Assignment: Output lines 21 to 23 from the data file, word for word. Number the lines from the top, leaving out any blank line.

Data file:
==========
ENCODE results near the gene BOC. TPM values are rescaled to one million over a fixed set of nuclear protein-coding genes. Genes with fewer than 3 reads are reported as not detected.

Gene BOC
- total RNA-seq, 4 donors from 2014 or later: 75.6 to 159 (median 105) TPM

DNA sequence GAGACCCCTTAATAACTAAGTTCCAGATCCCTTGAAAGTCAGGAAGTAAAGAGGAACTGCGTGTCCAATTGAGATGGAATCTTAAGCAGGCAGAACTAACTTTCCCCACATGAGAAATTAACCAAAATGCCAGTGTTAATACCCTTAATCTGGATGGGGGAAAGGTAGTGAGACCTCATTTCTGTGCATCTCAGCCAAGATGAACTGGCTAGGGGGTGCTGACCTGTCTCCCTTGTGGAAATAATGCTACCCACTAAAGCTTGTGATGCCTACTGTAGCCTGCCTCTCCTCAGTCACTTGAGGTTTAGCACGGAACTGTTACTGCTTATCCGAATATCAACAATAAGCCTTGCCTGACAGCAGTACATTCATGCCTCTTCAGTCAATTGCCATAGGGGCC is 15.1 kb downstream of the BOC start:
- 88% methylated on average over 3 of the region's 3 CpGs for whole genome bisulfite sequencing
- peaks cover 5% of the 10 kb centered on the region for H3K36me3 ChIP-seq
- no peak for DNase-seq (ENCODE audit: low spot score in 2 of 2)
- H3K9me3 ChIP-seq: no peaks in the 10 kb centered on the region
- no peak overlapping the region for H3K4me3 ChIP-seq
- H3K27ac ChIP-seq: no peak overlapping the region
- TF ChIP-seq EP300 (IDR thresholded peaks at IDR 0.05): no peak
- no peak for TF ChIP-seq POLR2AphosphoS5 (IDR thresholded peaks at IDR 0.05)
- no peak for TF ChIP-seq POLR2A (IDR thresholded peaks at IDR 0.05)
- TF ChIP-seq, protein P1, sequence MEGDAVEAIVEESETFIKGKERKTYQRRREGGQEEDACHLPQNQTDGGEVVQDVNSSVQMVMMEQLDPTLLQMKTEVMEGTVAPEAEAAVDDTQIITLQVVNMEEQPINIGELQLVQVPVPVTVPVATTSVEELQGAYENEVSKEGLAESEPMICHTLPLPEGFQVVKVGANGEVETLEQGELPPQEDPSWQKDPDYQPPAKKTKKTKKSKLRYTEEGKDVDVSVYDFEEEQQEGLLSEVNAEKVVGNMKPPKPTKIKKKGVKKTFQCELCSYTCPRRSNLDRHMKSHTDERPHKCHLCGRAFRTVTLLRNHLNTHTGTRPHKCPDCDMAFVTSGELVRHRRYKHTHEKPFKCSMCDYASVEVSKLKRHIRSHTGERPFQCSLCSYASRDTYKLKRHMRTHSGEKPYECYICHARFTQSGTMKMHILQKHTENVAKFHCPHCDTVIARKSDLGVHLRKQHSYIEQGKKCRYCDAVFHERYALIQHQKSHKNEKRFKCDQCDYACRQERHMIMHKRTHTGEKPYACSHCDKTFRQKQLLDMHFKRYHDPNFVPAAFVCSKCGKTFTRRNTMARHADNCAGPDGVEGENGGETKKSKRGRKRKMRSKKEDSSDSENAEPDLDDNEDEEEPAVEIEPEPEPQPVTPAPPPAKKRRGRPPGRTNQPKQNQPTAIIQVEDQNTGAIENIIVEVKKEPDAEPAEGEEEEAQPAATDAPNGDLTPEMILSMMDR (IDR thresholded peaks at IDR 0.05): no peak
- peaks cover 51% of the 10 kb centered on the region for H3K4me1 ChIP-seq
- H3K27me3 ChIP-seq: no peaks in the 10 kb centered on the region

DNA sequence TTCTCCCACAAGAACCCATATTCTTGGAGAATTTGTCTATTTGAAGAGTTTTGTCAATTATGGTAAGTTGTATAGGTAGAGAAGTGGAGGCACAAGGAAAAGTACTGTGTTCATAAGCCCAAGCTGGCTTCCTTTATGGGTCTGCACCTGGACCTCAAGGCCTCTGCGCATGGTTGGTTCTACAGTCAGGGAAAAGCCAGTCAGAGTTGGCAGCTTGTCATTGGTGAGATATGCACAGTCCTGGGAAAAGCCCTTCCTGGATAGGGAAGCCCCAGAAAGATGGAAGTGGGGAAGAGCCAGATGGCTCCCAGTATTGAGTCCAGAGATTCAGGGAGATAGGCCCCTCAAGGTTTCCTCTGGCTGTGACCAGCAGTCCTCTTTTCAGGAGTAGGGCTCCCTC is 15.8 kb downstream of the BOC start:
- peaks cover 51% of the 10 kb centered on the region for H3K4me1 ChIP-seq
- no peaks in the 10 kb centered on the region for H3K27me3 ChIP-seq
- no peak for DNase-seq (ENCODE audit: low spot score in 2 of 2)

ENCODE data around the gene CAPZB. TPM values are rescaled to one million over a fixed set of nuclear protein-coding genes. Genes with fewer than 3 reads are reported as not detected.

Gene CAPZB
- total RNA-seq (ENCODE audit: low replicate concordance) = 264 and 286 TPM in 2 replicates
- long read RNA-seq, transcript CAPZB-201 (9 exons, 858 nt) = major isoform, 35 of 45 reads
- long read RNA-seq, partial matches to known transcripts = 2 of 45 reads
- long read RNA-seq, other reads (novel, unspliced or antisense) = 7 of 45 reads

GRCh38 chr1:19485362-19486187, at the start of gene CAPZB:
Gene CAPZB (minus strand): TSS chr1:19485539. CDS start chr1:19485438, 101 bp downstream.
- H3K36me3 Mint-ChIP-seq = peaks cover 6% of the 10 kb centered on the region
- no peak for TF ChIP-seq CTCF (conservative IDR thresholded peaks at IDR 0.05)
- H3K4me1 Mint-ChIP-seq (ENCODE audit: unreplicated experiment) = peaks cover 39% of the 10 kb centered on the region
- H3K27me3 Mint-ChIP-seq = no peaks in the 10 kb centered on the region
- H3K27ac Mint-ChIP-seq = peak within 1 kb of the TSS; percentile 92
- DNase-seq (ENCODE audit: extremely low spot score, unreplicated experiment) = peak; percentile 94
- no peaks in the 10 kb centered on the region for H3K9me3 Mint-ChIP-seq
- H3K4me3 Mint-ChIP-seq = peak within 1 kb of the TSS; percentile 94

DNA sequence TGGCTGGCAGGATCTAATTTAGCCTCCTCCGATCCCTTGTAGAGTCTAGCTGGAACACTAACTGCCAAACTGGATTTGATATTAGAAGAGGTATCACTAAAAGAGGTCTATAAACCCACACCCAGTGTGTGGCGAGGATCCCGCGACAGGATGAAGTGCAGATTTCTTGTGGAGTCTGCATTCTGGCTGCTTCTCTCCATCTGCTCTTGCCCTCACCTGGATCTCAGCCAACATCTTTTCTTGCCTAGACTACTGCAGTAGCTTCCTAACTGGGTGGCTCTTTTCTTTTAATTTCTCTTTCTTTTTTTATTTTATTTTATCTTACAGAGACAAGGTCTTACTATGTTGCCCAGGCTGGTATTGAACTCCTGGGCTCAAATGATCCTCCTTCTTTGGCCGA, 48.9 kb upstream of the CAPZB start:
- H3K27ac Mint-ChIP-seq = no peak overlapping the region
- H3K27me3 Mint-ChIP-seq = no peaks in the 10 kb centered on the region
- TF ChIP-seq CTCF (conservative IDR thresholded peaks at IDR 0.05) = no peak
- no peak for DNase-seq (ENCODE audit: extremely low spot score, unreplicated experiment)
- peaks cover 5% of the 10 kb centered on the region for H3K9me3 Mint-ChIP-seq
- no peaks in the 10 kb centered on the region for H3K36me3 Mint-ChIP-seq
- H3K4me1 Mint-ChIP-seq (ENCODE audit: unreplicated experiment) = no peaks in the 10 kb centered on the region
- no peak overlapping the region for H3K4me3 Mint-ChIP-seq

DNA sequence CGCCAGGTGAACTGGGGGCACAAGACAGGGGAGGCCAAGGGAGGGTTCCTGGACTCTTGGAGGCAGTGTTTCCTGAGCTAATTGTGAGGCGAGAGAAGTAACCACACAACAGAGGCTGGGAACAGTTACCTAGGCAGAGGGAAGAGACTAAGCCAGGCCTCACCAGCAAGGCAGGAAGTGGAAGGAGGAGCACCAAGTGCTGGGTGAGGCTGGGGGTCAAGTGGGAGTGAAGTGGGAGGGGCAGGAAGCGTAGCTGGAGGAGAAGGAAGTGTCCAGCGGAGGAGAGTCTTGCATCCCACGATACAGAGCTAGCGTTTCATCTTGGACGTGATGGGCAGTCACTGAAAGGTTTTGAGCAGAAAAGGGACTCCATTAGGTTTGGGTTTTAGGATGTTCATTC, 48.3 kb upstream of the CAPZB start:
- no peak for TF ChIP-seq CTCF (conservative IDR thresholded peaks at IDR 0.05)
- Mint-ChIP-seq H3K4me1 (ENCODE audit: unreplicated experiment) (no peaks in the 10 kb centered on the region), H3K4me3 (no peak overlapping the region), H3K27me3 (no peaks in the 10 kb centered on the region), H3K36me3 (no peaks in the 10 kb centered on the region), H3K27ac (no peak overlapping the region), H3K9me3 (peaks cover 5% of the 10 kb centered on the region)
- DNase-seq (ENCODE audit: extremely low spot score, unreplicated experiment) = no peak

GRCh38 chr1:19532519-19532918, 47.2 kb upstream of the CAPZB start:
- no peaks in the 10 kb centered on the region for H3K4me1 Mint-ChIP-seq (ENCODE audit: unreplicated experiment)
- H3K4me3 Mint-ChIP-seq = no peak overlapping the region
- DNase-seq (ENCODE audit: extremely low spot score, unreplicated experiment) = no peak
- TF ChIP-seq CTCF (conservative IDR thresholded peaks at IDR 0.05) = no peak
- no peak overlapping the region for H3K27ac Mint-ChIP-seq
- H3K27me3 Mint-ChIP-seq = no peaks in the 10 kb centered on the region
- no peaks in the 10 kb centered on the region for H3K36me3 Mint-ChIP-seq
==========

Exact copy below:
ENCODE data around the gene CAPZB. TPM values are rescaled to one million over a fixed set of nuclear protein-coding genes. Genes with fewer than 3 reads are reported as not detected.

Gene CAPZB
- total RNA-seq (ENCODE audit: low replicate concordance) = 264 and 286 TPM in 2 replicates